Weekly Kt/Vurea was calculated using 24-h urine and dialysate collections, as previously described [14]. A modified 4.25% peritoneal equilibration test was performed to evaluate DP4Cr, which was calculated by dividing the creatinine level in the drained dialysate at 4 h after infusion by the blood creatinine level. The edema index was defined as the ratio of extracellular water to total body water from bioimpedance analysis measurements (InBody 770; Biospace, Seoul, Korea). The nPNA and GNRI were evaluated using equations from previous studies [15,16].

Assessment of muscle mass, strength, and BMD

Lean mass, fat mass, and BMD were measured using dual-energy X-ray absorptiometry (DEXA). The measurements were performed after dialysate drainage, with the patients in the supine position and wearing a light gown. Images were obtained using a Discovery QDR Series bone densitometer (Hologic, Madison, WI, USA) and analyzed using Hologic Discovery Wi software (version 13.3, Hologic). Appendicular lean mass (ALM) index (kg/m2) was defined as the sum of lean mass in the upper and lower extremities divided by height squared. The total fat mass index (kg/m2) was defined as whole-body fat mass divided by height squared.

BMD (g/cm2) was defined as values from whole-body BMD measurements. Patients with a T-score of ≤ -2.5 were categorized into the low BMD group. The measurements were performed by a technician, and the intraclass correlation coefficients between two measurements in a patient were 0.999 for lean mass and 0.998 for BMD. HGS was measured in all patients using a digital dynamometer (Takei 5401; Takei Scientific Instruments Co., Ltd, Niigata, Japan). Each patient performed three trials with the dominant hand. HGS was defined as the highest value from the three trials.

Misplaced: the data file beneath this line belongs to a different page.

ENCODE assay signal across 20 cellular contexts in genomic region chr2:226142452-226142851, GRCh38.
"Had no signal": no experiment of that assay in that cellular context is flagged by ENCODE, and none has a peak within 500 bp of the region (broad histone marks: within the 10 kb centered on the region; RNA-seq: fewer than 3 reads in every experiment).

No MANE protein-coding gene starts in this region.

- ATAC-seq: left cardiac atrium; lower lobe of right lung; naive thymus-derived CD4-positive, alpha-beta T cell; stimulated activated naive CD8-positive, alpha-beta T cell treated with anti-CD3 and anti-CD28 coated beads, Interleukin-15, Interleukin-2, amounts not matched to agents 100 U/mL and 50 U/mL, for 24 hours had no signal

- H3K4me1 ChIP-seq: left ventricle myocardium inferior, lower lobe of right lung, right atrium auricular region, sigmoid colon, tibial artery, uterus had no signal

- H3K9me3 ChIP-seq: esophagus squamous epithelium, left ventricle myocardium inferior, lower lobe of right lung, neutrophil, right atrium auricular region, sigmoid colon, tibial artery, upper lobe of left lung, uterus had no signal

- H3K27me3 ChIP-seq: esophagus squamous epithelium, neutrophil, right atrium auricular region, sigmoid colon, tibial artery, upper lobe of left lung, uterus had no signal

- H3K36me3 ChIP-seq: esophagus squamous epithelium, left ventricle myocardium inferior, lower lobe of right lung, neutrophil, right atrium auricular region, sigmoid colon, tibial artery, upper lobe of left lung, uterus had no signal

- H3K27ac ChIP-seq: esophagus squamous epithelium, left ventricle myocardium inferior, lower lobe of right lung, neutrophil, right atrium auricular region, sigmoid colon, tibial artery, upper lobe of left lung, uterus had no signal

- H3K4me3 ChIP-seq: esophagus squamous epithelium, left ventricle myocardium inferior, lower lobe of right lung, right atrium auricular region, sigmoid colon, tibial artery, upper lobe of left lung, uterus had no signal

Statistical analysis

Data were analyzed using the statistical software IBM SPSS Statistics (version 25; SPSS Inc., Chicago, IL, USA). Categorical variables are expressed as count (percentage) and were analyzed using Pearson's χ2 or Fisher's exact test. Continuous variables were evaluated for distribution using the Kolmogorov-Smirnov test and are presented as mean ± standard deviation for data with a normal distribution and median (interquartile range) for data with a non-normal distribution. Continuous variables with a non-normal distribution were compared using the Mann-Whitney U-test, and those with a normal distribution were compared using Student's t-test. The association between two continuous variables was evaluated using Pearson's correlation and linear regression analyses. Multivariate linear regression analysis adjusted for variables with P < 0.05 in univariate analysis. The area under the receiver operating characteristic curve (AUROC) was calculated to determine the ability of HGS or ALM index to predict low BMD. MedCalc software (version 11.6.1.0; MedCalc, Mariakerke, Belgium) was used for AUROC calculations. The level of statistical significance was set at P < 0.05.